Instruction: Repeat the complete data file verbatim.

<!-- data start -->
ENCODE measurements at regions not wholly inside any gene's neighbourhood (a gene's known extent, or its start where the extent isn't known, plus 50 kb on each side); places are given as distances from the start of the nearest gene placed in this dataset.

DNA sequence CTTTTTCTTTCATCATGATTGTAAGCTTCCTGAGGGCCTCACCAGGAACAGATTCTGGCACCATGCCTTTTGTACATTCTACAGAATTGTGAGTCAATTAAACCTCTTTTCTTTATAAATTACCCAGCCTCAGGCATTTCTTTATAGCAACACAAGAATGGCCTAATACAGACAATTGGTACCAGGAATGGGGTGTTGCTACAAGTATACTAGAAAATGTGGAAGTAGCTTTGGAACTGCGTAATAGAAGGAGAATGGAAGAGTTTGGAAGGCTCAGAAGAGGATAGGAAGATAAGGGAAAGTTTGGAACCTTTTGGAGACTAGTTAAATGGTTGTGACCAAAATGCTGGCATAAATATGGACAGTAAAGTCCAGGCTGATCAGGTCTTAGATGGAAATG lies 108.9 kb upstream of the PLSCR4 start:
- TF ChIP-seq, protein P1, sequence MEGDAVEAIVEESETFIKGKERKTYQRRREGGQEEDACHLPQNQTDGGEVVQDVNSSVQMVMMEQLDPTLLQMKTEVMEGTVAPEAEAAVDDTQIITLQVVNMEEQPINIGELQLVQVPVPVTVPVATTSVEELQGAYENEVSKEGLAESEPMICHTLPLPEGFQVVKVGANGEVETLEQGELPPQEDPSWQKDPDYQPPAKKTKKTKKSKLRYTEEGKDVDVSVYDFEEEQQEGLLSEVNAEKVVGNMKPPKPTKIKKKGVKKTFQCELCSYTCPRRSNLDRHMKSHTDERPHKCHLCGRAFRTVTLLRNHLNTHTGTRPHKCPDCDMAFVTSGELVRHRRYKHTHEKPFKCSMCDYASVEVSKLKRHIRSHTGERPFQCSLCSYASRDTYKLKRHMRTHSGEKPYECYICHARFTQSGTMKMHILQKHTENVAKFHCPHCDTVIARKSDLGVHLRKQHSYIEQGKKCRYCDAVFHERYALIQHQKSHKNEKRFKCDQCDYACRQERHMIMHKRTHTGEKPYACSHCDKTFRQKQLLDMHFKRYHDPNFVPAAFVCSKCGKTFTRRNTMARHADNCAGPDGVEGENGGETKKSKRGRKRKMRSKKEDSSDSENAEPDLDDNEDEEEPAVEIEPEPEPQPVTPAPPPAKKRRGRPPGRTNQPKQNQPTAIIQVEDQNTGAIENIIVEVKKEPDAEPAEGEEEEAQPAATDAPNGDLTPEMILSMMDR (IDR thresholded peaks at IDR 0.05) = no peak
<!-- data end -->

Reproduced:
ENCODE measurements at regions not wholly inside any gene's neighbourhood (a gene's known extent, or its start where the extent isn't known, plus 50 kb on each side); places are given as distances from the start of the nearest gene placed in this dataset.

DNA sequence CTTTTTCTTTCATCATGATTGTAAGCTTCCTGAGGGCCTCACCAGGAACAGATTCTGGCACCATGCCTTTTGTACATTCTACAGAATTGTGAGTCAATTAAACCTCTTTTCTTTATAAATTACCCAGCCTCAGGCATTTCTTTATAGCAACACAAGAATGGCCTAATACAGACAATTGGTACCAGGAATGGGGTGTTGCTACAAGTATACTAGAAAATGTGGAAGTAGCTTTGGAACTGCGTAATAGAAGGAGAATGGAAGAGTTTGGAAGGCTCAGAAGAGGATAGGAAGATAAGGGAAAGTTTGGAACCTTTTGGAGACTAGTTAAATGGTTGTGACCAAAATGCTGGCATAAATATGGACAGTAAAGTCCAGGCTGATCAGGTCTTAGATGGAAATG lies 108.9 kb upstream of the PLSCR4 start:
- TF ChIP-seq, protein P1, sequence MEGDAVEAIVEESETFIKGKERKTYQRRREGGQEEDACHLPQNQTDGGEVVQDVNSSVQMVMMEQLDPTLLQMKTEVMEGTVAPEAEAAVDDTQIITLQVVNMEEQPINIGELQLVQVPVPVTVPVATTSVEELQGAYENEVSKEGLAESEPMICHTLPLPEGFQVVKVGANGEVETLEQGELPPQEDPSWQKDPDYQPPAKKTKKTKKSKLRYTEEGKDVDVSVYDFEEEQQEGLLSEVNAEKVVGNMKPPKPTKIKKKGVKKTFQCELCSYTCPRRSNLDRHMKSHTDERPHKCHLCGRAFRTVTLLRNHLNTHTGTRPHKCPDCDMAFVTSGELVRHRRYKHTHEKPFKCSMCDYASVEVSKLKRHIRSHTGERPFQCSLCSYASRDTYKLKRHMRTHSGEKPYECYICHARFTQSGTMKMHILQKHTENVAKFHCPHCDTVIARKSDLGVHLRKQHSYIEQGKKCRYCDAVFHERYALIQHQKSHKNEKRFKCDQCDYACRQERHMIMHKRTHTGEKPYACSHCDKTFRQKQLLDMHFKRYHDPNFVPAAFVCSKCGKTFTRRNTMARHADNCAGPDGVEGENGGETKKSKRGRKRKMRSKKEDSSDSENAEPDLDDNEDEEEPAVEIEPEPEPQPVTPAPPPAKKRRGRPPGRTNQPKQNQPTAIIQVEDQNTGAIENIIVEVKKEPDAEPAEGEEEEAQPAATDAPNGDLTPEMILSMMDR (IDR thresholded peaks at IDR 0.05) = no peak